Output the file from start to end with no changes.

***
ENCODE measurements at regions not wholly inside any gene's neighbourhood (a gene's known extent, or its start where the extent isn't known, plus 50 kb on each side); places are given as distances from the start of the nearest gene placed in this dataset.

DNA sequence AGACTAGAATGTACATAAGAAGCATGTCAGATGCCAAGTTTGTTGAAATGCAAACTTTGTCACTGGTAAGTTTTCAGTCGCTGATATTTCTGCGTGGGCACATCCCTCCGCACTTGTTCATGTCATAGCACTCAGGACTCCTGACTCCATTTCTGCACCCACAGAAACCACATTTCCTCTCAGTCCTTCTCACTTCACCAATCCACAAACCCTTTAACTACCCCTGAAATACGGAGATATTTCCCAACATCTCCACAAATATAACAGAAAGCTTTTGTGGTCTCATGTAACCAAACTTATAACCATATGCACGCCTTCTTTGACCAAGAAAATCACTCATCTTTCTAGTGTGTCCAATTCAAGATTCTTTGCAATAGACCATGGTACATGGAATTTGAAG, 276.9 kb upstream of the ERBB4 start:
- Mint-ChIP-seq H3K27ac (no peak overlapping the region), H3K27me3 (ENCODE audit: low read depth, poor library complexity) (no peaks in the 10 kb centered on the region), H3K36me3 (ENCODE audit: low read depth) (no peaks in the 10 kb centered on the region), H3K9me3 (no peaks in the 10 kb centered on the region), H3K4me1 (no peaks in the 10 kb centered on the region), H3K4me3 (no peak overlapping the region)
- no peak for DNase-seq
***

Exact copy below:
ENCODE measurements at regions not wholly inside any gene's neighbourhood (a gene's known extent, or its start where the extent isn't known, plus 50 kb on each side); places are given as distances from the start of the nearest gene placed in this dataset.

DNA sequence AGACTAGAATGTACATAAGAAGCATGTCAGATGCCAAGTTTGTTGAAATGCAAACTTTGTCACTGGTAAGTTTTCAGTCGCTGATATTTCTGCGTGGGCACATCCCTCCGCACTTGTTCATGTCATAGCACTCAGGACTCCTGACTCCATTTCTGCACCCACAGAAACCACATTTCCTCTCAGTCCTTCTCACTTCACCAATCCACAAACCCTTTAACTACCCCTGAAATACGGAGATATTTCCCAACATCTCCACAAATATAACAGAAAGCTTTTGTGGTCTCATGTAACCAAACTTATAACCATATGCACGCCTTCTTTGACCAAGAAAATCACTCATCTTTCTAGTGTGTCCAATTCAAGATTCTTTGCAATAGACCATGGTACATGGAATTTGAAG, 276.9 kb upstream of the ERBB4 start:
- Mint-ChIP-seq H3K27ac (no peak overlapping the region), H3K27me3 (ENCODE audit: low read depth, poor library complexity) (no peaks in the 10 kb centered on the region), H3K36me3 (ENCODE audit: low read depth) (no peaks in the 10 kb centered on the region), H3K9me3 (no peaks in the 10 kb centered on the region), H3K4me1 (no peaks in the 10 kb centered on the region), H3K4me3 (no peak overlapping the region)
- no peak for DNase-seq